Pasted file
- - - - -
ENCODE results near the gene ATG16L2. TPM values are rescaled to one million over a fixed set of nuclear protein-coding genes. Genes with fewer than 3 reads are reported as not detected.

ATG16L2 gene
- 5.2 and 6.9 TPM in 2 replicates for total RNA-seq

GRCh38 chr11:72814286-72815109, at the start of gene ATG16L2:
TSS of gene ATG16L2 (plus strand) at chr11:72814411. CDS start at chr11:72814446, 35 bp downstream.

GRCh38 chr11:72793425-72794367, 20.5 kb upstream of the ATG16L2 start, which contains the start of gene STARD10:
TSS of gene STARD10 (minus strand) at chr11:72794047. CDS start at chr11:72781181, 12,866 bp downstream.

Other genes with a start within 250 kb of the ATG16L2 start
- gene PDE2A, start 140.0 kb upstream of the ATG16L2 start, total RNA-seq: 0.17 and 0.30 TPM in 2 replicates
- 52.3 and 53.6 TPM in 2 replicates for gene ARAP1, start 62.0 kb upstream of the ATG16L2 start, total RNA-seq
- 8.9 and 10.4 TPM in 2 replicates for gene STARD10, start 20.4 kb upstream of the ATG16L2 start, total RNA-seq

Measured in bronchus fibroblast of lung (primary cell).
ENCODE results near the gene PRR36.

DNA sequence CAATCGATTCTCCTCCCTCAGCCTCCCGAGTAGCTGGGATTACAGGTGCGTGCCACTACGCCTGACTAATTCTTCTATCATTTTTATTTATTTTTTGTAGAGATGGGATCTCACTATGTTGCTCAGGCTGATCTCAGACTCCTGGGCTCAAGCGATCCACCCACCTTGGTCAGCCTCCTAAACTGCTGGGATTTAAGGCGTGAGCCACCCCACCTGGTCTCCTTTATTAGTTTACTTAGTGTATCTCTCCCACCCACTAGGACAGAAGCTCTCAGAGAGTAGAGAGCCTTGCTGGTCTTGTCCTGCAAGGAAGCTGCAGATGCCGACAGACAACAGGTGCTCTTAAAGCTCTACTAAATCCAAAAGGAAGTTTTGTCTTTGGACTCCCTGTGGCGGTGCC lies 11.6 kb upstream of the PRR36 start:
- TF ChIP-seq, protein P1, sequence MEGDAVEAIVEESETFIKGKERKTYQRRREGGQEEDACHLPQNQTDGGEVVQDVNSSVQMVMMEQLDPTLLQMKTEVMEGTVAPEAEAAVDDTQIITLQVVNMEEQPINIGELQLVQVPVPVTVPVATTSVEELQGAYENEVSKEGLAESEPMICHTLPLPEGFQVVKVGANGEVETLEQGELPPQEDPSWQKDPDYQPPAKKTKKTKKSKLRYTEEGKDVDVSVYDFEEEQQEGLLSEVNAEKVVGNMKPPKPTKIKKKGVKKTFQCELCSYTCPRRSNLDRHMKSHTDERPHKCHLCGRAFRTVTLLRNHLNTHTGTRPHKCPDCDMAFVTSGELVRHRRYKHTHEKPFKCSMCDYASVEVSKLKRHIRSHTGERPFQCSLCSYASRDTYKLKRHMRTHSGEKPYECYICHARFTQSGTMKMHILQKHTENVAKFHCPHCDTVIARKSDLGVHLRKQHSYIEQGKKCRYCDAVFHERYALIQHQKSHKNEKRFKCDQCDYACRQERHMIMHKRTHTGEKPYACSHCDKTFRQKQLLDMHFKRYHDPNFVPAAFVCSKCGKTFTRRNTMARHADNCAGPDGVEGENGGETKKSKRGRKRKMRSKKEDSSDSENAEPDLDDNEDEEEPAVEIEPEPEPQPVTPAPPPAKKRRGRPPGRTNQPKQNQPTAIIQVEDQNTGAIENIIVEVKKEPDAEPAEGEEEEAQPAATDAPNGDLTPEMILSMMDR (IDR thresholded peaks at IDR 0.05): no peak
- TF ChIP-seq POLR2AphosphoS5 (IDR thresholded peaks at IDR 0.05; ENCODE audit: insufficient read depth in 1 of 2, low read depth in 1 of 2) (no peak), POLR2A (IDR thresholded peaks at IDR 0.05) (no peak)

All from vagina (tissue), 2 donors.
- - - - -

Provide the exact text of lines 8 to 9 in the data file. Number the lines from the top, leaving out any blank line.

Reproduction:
Other genes with a start within 250 kb of the ATG16L2 start
- gene PDE2A, start 140.0 kb upstream of the ATG16L2 start, total RNA-seq: 0.17 and 0.30 TPM in 2 replicates